5th Circuit’s Full Panel Must Strike Down Texas’ Voter ID Law, the Campaign Legal Center Argues
Brief filed in advance of full panel oral arguments on May 24
WASHINGTON – Texas’ voter ID law, SB 14, is the strictest voter ID law in the country, discriminates against minority voters, and disenfranchises an estimated 600,000 registered Texas voters, the Campaign Legal Center argues in a brief filed Monday in the 5th U.S. Circuit Court of Appeals. The 5th Circuit’s full panel of judges will hear oral arguments in the case, Veasey v. Abbott, on May 24.
CLC attorneys represent plaintiffs Congressman Marc Veasey, LULAC and a group of Texas voters in the case. View this video to learn about the Texas voters harmed by Texas SB 14.
“We have repeatedly proven – using hard facts – that the Texas legislators who passed this law intended to discriminate against racial and language minorities,” said Gerry Hebert, executive director of the Campaign Legal Center. “Seven of seven federal judges have found that Texas’ voter ID law discriminates against minority voters and would disenfranchise more than half a million registered voters.”
In 2012, the D.C. District Court held that Texas’ voter ID law would have a discriminatory effect on minorities and blocked the law under Section 5 of the Voting Rights Act. After the U.S. Supreme Court in 2013 gutted Section 5 of the Voting Rights Act in Shelby County v. Holder, Texas began to enforce the law.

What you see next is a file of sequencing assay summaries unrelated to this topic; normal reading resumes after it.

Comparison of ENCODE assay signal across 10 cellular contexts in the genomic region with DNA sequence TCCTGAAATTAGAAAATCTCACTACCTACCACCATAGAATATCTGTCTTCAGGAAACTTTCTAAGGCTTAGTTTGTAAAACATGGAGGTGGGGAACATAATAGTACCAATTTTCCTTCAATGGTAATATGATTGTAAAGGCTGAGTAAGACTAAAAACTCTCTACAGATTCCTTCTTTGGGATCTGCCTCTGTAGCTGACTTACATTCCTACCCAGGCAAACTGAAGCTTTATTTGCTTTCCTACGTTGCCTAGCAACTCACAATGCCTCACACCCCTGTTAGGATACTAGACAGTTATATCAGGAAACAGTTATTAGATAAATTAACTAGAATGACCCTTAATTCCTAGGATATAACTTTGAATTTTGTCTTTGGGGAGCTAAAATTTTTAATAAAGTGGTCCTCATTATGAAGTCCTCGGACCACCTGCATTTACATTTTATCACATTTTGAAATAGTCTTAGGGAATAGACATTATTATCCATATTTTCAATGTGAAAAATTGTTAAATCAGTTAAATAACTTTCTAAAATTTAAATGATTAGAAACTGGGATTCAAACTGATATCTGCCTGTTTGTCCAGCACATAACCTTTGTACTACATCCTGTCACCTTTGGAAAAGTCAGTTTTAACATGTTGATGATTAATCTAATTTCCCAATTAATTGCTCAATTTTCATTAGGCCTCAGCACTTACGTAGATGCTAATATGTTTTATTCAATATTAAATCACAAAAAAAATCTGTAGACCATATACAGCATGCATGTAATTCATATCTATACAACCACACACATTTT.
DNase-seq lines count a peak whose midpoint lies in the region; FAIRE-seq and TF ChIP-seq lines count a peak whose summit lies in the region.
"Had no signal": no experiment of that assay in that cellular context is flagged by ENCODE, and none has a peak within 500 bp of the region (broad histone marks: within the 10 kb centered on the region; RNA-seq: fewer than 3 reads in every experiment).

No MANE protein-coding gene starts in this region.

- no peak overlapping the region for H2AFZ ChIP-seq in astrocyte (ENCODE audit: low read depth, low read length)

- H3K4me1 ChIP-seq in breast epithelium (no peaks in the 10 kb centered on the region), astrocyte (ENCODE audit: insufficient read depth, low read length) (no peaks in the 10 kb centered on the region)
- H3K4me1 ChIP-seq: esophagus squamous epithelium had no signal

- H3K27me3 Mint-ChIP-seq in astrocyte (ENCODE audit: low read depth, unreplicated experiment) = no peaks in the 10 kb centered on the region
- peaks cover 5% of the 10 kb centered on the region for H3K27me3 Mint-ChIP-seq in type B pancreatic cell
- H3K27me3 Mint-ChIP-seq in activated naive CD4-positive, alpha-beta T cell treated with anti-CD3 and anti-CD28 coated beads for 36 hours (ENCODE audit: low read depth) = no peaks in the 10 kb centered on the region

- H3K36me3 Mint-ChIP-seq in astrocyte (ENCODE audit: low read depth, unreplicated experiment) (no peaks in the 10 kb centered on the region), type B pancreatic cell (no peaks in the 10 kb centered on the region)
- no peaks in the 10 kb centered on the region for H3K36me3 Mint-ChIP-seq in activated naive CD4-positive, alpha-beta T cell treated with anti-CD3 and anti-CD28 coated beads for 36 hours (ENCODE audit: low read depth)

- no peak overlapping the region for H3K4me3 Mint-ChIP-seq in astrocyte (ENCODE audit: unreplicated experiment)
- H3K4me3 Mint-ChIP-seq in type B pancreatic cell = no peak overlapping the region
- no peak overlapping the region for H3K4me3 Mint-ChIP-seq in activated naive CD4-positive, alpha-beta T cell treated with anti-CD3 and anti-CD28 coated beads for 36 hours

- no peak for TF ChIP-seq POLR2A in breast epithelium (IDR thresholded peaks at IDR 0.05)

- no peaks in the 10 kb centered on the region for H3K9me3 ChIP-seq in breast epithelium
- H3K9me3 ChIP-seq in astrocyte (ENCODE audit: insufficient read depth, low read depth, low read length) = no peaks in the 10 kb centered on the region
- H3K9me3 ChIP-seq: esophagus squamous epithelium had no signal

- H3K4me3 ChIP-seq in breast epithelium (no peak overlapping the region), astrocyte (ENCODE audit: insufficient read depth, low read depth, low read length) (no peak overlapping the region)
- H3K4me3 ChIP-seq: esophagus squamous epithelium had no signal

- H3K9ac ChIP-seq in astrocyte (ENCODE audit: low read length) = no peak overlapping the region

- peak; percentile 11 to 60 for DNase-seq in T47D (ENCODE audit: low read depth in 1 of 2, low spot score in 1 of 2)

Following a two-week trial in 2014, a federal court again found Texas’ voter ID law to be discriminatory in violation of Section 2 of the Voting Rights Act and the U.S. Constitution. On appeal, a three-judge panel of the 5th Circuit agreed, ruling that the law discriminates against minority voters. Despite these rulings, the law is still in effect due to the 5th Circuit’s stay of the district court’s decision in 2014. In March, the 5th Circuit decided to rehear the case, to be ruled on by the full court.
The U.S. Supreme Court recently indicated that if the 5th Circuit fails to decide this case by July 20, the high court would consider taking action, on a request from Texas voters, to protect Texas voters in time for the 2016 presidential election.
“Texas’ voter ID bill is the harshest in the nation and undeniably harms Texas voters,” said Danielle Lang, legal fellow with the Campaign Legal Center. “The full 5th Circuit should uphold the detailed findings of fact that the trial court found so that Texas voters can get relief for this fall’s presidential election.”